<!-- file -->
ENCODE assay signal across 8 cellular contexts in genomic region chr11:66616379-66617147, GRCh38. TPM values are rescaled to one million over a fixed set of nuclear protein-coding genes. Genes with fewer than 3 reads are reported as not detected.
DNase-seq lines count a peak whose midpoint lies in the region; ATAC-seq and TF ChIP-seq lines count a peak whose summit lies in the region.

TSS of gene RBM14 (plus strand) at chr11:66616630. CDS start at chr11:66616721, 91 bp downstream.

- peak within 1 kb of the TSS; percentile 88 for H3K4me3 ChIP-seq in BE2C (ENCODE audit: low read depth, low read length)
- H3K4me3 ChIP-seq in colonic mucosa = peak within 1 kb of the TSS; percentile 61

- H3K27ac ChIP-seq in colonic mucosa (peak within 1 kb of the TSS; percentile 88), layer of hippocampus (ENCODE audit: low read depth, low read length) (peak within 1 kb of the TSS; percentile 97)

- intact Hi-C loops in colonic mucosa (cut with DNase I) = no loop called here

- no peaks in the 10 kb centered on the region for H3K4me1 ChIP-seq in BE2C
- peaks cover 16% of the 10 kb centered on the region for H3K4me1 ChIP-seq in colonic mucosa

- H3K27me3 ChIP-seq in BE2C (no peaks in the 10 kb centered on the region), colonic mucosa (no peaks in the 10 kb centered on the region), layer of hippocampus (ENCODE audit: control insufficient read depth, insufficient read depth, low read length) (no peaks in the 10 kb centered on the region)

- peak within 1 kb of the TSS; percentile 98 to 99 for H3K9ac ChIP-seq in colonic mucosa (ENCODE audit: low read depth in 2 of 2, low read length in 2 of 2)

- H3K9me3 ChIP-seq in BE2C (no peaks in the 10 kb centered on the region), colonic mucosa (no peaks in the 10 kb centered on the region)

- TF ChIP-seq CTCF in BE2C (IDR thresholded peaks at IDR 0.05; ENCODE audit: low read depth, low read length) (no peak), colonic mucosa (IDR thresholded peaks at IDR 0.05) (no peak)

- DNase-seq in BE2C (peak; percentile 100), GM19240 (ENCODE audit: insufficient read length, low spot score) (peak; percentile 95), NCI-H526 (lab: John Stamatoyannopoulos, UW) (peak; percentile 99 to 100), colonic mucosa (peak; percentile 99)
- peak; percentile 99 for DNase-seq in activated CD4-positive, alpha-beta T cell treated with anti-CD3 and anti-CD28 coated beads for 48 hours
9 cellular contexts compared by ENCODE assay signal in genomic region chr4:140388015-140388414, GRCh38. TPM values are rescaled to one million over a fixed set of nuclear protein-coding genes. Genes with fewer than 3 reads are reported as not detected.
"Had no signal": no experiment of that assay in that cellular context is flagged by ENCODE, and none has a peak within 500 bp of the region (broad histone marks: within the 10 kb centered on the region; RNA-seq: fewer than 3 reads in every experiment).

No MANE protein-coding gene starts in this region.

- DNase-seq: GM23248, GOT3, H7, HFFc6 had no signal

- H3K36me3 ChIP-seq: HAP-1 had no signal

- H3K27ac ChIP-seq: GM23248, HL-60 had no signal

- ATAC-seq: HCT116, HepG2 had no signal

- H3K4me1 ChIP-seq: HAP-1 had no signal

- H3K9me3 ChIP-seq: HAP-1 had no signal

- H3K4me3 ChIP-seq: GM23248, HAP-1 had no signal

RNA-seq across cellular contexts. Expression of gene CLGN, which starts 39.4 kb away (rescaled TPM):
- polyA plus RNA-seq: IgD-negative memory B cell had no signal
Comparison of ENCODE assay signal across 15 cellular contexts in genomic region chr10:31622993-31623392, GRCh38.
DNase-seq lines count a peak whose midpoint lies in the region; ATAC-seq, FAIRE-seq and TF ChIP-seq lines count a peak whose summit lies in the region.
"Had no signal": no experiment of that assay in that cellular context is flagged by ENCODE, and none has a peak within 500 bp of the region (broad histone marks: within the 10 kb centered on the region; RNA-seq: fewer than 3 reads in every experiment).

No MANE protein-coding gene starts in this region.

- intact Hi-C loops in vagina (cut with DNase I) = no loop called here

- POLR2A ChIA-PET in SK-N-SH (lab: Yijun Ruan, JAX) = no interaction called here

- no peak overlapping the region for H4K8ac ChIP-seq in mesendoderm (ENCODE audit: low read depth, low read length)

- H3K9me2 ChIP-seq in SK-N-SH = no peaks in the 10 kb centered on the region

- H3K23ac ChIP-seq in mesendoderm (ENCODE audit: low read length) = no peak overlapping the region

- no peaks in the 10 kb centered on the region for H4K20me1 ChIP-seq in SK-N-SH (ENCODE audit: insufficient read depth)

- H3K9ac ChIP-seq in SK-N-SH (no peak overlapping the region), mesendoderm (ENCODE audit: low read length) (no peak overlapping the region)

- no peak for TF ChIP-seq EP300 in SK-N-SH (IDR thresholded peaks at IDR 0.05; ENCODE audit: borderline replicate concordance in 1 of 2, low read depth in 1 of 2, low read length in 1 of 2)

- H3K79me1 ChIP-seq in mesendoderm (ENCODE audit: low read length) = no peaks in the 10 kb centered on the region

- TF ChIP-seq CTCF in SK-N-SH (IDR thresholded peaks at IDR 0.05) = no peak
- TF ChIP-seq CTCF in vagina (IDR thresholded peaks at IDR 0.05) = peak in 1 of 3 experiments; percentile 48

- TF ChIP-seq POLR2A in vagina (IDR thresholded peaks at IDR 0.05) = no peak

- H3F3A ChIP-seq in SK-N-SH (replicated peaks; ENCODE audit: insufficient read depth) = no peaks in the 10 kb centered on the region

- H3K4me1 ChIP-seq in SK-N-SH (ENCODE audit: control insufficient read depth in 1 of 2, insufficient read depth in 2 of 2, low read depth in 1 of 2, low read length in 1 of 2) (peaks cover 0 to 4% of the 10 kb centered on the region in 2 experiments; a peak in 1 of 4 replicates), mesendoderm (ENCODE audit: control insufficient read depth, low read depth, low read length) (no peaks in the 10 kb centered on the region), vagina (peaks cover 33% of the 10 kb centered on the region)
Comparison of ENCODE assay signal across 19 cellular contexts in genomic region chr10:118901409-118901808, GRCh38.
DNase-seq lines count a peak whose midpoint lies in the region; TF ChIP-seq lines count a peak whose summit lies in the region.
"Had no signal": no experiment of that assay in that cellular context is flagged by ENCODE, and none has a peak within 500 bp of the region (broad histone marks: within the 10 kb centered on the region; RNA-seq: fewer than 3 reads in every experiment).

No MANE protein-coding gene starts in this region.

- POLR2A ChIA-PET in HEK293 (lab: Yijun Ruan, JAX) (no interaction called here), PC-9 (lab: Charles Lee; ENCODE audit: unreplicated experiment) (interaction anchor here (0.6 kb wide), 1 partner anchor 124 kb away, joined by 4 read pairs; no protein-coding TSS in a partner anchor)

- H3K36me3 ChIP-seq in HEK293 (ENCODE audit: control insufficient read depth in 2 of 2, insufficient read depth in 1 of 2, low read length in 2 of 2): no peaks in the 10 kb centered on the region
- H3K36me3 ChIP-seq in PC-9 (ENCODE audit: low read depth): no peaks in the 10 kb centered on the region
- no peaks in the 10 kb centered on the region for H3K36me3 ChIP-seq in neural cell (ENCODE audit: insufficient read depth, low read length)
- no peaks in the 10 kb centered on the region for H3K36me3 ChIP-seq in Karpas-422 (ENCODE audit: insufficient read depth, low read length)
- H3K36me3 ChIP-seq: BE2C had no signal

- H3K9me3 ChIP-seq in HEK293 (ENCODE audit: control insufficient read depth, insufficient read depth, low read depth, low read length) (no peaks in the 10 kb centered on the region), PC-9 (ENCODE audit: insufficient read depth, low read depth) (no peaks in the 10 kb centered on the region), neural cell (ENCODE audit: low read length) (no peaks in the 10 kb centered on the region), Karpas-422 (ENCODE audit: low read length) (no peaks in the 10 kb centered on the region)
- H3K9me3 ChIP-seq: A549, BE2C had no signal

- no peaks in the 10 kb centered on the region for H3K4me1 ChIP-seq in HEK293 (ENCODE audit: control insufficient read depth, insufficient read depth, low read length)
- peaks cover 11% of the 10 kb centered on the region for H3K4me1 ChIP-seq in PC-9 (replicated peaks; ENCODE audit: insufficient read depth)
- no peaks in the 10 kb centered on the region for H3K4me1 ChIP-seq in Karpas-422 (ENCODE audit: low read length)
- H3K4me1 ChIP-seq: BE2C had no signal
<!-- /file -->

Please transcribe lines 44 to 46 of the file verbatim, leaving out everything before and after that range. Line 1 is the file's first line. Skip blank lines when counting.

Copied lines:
- H3F3A ChIP-seq in SK-N-SH (replicated peaks; ENCODE audit: insufficient read depth) = no peaks in the 10 kb centered on the region

- H3K4me1 ChIP-seq in SK-N-SH (ENCODE audit: control insufficient read depth in 1 of 2, insufficient read depth in 2 of 2, low read depth in 1 of 2, low read length in 1 of 2) (peaks cover 0 to 4% of the 10 kb centered on the region in 2 experiments; a peak in 1 of 4 replicates), mesendoderm (ENCODE audit: control insufficient read depth, low read depth, low read length) (no peaks in the 10 kb centered on the region), vagina (peaks cover 33% of the 10 kb centered on the region)
Comparison of ENCODE assay signal across 19 cellular contexts in genomic region chr10:118901409-118901808, GRCh38.